When Kristi Pelegrin gave birth to her son Cooper, she thought her son’s father was joking when he said the baby was healthy with 10 fingers and 12 toes. He wasn’t kidding.
She was even more shocked, she said, when she heard about the usual procedure to remove the extra digits: tying a silk string around the base of the toes to restrict blood flow, then waiting up to 10 days for the tissue to “blacken, die and fall off.”
“It seems so barbaric,” Pelegrin said. “I don’t think I could have gone through with it. I would have left without getting the toes removed and researched other options.”
Instead, Dr. Juan Roig treated Cooper at the Munroe Regional Medical Center in Ocala in November 2011 with the XDG Clamp — a device he invented and is marketing with business partner Carlos Hondal to treat polydactyly — the formal name for the condition of extra digits — and skin tags.
“When you see a simple, elegant solution to health issues that affect millions of people worldwide, you have to take notice,” said John Fleming of Biztegra and a Challenge judge. “The XDG device could greatly improve the standard of care for children born with extra fingers or toes and for people suffering with skin tags. The company’s founders demonstrate the ingenuity and passion for creating products that can positively change people's lives.”
Using local anesthetic and aseptic, the medical professional uses both stainless steel reusable clamps and disposable plastic clamps to remove extra digits and skin tags — extra clumps of skin that grow on the body — in 10 minutes. A high-compression procedure fuses the skin together so there is no need for sutures or further treatment.
“There was no blood, no irritability, and [my son] didn’t even cry,” Pelegrin said. “He healed beautifully, and today there is zero sensitivity.”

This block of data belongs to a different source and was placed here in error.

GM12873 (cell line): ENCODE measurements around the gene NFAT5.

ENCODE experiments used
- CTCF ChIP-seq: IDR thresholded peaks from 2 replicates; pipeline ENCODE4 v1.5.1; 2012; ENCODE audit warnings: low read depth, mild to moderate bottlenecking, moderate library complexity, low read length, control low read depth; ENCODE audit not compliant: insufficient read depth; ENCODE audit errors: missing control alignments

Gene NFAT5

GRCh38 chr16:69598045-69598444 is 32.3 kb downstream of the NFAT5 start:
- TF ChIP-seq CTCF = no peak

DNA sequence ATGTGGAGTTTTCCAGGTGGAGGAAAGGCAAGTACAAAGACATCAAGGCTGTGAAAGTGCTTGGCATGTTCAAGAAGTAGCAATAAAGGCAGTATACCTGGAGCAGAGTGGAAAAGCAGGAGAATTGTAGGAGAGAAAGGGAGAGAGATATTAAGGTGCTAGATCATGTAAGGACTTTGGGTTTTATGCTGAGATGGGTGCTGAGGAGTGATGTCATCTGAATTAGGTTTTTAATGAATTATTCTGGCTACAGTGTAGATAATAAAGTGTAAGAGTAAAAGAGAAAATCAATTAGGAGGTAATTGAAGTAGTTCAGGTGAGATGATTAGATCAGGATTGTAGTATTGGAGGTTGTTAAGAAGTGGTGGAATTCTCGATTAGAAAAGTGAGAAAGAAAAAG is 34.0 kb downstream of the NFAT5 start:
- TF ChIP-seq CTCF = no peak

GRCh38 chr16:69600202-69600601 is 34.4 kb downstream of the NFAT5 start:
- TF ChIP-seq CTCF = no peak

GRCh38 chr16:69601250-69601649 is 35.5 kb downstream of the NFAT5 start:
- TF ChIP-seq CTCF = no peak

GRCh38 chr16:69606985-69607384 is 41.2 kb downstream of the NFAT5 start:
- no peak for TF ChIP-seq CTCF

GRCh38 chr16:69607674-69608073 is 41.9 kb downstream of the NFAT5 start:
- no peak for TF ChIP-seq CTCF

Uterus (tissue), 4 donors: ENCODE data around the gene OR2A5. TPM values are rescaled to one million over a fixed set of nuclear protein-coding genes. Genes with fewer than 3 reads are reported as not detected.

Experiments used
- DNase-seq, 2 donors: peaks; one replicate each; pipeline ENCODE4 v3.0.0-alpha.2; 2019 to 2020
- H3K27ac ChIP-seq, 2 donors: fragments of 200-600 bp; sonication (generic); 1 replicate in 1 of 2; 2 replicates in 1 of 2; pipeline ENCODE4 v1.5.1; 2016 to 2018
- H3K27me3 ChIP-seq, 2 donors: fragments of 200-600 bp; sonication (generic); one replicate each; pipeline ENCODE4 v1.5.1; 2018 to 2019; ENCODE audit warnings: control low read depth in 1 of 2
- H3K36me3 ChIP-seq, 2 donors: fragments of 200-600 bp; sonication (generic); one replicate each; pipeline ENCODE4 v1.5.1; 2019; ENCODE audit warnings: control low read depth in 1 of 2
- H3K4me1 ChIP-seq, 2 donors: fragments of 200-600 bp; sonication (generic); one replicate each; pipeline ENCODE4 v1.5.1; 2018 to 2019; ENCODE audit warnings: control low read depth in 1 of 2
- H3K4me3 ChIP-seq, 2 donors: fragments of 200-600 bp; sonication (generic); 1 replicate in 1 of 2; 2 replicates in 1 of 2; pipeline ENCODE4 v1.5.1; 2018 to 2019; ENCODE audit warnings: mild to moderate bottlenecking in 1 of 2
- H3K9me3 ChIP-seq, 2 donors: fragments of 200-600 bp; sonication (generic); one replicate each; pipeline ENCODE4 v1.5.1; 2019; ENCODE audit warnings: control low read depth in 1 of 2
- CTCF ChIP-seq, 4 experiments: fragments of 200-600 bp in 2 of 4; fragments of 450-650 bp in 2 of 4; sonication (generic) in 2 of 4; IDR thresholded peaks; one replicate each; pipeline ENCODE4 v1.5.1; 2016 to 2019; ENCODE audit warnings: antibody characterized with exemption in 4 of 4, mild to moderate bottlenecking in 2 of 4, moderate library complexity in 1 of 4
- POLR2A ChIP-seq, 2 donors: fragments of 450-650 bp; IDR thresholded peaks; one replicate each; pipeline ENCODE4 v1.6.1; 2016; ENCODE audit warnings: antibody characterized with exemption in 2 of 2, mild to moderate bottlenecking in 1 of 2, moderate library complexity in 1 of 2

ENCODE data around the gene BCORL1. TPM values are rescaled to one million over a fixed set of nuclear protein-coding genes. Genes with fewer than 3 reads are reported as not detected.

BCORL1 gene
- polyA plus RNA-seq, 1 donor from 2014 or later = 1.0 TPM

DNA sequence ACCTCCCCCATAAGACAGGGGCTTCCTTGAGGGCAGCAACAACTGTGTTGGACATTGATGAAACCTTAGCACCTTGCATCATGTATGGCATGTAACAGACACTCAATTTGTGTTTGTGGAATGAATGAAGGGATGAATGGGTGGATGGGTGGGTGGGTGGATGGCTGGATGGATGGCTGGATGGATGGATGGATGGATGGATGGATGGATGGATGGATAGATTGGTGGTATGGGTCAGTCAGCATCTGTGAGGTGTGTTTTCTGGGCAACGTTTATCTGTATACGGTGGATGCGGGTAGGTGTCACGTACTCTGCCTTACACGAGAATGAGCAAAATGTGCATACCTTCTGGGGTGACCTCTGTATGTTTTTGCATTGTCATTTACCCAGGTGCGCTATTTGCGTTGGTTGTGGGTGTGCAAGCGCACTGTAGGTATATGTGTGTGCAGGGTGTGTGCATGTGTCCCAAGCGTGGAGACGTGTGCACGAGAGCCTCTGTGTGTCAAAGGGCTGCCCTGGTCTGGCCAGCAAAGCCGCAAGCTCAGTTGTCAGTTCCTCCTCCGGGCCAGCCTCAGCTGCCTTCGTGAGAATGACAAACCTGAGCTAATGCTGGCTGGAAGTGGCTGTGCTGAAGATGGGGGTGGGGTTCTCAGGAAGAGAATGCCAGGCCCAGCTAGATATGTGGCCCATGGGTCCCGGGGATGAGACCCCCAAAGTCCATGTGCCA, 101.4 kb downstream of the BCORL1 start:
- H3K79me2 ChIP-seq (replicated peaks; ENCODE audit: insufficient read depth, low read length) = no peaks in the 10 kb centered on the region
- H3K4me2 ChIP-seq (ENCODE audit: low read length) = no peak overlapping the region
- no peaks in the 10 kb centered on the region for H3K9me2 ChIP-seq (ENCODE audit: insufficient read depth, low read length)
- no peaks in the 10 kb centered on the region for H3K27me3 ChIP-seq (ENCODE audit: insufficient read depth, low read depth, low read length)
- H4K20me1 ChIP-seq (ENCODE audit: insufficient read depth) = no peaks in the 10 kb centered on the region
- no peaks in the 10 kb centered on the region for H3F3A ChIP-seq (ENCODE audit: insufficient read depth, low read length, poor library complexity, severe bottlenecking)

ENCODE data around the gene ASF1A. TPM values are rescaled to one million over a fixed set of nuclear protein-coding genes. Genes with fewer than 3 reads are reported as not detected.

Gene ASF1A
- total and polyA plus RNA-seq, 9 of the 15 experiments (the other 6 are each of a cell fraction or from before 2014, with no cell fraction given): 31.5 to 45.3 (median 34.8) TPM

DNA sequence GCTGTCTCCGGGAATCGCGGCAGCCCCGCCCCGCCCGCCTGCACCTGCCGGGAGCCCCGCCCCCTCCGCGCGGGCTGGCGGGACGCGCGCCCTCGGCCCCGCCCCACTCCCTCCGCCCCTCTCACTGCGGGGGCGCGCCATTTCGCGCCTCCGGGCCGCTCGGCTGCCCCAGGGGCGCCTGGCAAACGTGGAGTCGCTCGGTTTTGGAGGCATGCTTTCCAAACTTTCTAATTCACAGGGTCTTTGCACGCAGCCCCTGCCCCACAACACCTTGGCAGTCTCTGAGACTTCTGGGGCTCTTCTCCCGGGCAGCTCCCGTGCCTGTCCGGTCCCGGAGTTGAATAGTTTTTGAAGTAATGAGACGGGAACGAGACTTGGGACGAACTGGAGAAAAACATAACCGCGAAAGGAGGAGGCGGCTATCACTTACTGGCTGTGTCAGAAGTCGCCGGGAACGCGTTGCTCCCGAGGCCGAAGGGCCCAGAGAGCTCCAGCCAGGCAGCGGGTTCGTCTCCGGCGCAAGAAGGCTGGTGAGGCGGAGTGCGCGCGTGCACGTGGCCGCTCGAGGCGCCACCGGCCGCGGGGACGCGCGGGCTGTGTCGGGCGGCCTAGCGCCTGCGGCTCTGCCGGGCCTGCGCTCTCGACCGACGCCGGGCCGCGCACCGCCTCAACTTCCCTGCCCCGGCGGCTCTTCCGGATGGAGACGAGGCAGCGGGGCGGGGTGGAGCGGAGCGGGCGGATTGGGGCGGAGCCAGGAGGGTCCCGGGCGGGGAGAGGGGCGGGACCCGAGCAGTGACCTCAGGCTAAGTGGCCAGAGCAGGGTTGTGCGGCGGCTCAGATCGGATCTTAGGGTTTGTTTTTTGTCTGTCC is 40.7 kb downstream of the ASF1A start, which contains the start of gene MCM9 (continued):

Polydactyly occurs in about one in every 143 newborns in the United States — more than 20,000 cases annually — according to Roig, medical director of neonatal intensive care at Munroe Regional Medical Center. He said these babies become “hot potatoes.”
“The pediatricians become insecure in dealing with these babies,” Roig said. “With the string method, the babies will cry and the procedure isn’t uniform. The string can be tied too tight or too loose, and there’s typically a poor outcome. Pediatricians are just as uncomfortable performing the procedure as the parents are having their babies undergo it.”
Roig thinks the clamp will empower primary doctors to perform the procedure and eliminate complications like sensitive scarring and neuromas that can be difficult and expensive to treat in the future.
Though the string method gets a 75 percent success rate, Roig says that figure is high because complications are underreported.
“These people live with discomfort the rest of their lives because they don’t know there’s any other option,” Roig said. “They’ve settled for a life that’s less than great.”
Roig, who is also an associate professor of medicine at the University of Florida’s Department of Pediatrics’ Division of Neonatology, uses the clamp at both UF’s Health Science Center’s Shands Hospital in Gainesville and Munroe Regional Medical Center.
He has performed about a hundred procedures, which have all been successful, he said.
XDG is working to publish a new standard of care for polydactyly and develop webinars and a mobile app to train nurses, midwives, pediatricians, family practitioners and dermatologists to use the clamp.
It also plans to capitalize on skin tag removal — a commercial tactic.
“We want to get this into the hands of doctors as soon as we can,” said Hondal, founder and principal of CMH Advisors LLC, who received his master’s in accounting from FIU. “Skin tag removal is a much broader market and will add value to our company so that we can support our efforts to treat polydactyly,” he said.
Skin tags occur in about 46 percent of the adult population, according to Roig.
Like polydactyly, removal can involve pain, bleeding, scarring and multiple office visits. The clamp can remove a skin tag in 10 minutes without these complications.
The business plan: to sell 9,000 to 10,000 pairs in 2015 and 15,000 to 20,000 pairs in 2016 for less than $800 each through a distribution network to domestic hospitals, pediatricians, dermatologists, and general practice physicians and clinics, with expansion into international markets.
Roig and Hondal plan to sign a letter of intent with a distributor this summer.
Medical centers in Ocala, Gainesville, Orlando, Jacksonville and Panama City will have Institutional Review Board documentation filed when the prototype is finalized, Roig said.
XDG is considered an early-stage company under a provisional patent shared with UF with the U.S. Patent and Trademark Office, and the device is undergoing approval from the Food and Drug Administration.
Roig thinks the “fancy clamp” will be classified as a Class I General Surgical Tool.
“It’s a simple solution to old problems,” he said.